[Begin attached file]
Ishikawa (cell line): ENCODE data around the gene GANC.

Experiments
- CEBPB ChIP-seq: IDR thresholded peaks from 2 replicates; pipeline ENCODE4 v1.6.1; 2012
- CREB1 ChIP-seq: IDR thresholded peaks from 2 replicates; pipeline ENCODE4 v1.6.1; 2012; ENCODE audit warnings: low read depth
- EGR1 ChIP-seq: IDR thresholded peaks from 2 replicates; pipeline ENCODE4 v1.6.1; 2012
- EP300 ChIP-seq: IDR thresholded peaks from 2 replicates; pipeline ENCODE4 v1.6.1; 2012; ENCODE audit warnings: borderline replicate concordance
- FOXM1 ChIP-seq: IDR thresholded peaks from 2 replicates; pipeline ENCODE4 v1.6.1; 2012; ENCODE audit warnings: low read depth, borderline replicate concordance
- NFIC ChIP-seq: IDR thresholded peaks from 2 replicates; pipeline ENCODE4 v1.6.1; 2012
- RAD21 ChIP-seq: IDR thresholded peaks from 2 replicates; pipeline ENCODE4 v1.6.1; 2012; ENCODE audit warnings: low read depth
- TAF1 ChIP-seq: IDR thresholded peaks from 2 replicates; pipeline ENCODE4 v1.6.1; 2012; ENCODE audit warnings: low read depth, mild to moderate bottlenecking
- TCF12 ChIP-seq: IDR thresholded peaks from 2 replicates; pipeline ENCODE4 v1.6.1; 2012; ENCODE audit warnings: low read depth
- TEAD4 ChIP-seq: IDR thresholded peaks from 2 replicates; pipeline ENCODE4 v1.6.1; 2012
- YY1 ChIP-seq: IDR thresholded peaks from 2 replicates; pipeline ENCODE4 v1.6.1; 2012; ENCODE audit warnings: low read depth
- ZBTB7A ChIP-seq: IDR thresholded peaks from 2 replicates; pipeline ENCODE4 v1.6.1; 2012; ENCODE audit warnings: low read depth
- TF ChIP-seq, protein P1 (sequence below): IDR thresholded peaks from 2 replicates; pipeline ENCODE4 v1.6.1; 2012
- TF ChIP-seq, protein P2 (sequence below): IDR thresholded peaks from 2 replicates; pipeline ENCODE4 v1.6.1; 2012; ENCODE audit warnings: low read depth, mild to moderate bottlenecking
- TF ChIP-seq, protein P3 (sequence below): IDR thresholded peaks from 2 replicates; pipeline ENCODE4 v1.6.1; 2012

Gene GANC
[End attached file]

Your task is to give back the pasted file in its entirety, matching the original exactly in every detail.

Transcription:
Ishikawa (cell line): ENCODE data around the gene GANC.

Experiments
- CEBPB ChIP-seq: IDR thresholded peaks from 2 replicates; pipeline ENCODE4 v1.6.1; 2012
- CREB1 ChIP-seq: IDR thresholded peaks from 2 replicates; pipeline ENCODE4 v1.6.1; 2012; ENCODE audit warnings: low read depth
- EGR1 ChIP-seq: IDR thresholded peaks from 2 replicates; pipeline ENCODE4 v1.6.1; 2012
- EP300 ChIP-seq: IDR thresholded peaks from 2 replicates; pipeline ENCODE4 v1.6.1; 2012; ENCODE audit warnings: borderline replicate concordance
- FOXM1 ChIP-seq: IDR thresholded peaks from 2 replicates; pipeline ENCODE4 v1.6.1; 2012; ENCODE audit warnings: low read depth, borderline replicate concordance
- NFIC ChIP-seq: IDR thresholded peaks from 2 replicates; pipeline ENCODE4 v1.6.1; 2012
- RAD21 ChIP-seq: IDR thresholded peaks from 2 replicates; pipeline ENCODE4 v1.6.1; 2012; ENCODE audit warnings: low read depth
- TAF1 ChIP-seq: IDR thresholded peaks from 2 replicates; pipeline ENCODE4 v1.6.1; 2012; ENCODE audit warnings: low read depth, mild to moderate bottlenecking
- TCF12 ChIP-seq: IDR thresholded peaks from 2 replicates; pipeline ENCODE4 v1.6.1; 2012; ENCODE audit warnings: low read depth
- TEAD4 ChIP-seq: IDR thresholded peaks from 2 replicates; pipeline ENCODE4 v1.6.1; 2012
- YY1 ChIP-seq: IDR thresholded peaks from 2 replicates; pipeline ENCODE4 v1.6.1; 2012; ENCODE audit warnings: low read depth
- ZBTB7A ChIP-seq: IDR thresholded peaks from 2 replicates; pipeline ENCODE4 v1.6.1; 2012; ENCODE audit warnings: low read depth
- TF ChIP-seq, protein P1 (sequence below): IDR thresholded peaks from 2 replicates; pipeline ENCODE4 v1.6.1; 2012
- TF ChIP-seq, protein P2 (sequence below): IDR thresholded peaks from 2 replicates; pipeline ENCODE4 v1.6.1; 2012; ENCODE audit warnings: low read depth, mild to moderate bottlenecking
- TF ChIP-seq, protein P3 (sequence below): IDR thresholded peaks from 2 replicates; pipeline ENCODE4 v1.6.1; 2012

Gene GANC